The confluence of GSE reforms and risk retention rules is forcing the Obama administration to consider ways to clamp down on the Federal Housing Administration program to prevent an explosion in its insurance market share.
Next Monday, the White House is slated to release its budget for fiscal year 2012 along with its plan for restructuring Fannie Mae and Freddie Mac and reducing the government's role in the mortgage market.
The budget document is expected to include proposals to restrict the FHA single-family program, possibly through higher insurance premiums, larger downpayments, and maybe even lower loan limits, according to sources.
At the same time, federal regulators are working on a definition for "qualified residential mortgage" that will exempt high credit quality loans from risk retention rules. (The risk retention rule, when finalized, will require securitizers of non-QRM loans to retain 5% of the credit risk.)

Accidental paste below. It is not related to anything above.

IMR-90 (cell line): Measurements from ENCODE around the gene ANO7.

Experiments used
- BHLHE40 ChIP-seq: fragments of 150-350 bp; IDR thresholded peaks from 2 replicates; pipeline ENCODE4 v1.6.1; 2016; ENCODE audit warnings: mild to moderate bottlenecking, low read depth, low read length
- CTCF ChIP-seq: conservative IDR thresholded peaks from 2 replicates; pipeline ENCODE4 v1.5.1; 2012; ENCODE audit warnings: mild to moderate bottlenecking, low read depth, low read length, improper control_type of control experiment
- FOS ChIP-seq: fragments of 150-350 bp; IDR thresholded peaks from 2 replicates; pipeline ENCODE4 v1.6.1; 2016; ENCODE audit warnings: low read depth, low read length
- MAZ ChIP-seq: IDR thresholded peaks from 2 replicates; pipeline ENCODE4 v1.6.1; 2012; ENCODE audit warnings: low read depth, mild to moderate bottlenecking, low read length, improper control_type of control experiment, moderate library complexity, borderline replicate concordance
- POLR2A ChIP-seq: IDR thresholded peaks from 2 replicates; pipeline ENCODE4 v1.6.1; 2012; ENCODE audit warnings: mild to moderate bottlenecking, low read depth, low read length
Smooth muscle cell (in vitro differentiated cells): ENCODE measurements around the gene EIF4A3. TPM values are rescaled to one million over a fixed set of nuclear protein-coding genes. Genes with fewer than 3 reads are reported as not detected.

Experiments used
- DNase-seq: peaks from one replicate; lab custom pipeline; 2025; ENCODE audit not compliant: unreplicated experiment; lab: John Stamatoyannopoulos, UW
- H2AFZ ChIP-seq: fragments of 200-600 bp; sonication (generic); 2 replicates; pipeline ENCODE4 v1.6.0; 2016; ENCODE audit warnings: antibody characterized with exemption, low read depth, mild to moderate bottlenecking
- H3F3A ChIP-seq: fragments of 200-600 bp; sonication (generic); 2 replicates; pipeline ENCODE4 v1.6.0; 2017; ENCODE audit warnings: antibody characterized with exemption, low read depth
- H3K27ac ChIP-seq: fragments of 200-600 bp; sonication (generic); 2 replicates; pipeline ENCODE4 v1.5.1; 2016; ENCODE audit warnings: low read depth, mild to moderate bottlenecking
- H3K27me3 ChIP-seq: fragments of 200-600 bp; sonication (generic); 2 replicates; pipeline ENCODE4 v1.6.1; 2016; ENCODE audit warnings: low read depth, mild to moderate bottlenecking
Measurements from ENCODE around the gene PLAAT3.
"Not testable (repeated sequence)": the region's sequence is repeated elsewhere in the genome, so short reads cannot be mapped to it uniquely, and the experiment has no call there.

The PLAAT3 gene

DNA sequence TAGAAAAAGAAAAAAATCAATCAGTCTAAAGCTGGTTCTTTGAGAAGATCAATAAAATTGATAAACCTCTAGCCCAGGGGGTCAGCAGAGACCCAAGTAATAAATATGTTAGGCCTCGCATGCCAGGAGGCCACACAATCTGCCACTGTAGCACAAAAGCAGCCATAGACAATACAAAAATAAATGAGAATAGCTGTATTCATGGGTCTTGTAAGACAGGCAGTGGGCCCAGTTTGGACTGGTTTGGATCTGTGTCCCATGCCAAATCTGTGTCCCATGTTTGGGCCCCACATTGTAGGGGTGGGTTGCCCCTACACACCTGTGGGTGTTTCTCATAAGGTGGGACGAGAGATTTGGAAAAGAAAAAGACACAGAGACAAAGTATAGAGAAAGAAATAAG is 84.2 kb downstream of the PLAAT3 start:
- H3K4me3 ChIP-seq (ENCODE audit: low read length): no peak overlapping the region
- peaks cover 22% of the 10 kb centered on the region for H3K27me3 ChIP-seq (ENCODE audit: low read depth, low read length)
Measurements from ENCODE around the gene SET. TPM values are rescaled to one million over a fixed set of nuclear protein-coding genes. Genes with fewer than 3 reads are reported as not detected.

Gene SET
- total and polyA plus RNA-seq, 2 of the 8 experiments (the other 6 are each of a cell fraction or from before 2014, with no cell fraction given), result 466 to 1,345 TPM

Some expect high downpayment requirements will be part of the QRM definition, which would drive borrowers to seek out FHA-insured loans with low 3.5% downpayments.
FHA already has a 24% market share, according to figures compiled by ASR's sister publication National Mortgage News. Administration officials recognize the connection between FHA and the QRM rule, according to mortgage banking consultant Brian Chappelle. "If there is going to be a tough QRM reg, we should expect commensurate tightening on FHA," Chappelle said.
The risk retention debate also could spur the Senate to take up an FHA reform bill that was passed by the House last year, according to Edward Mills, a research analyst at FRB Capital Markets. "I won't be surprised if the QRM debate becomes a catalyst for passing FHA reform," Mills told NMN.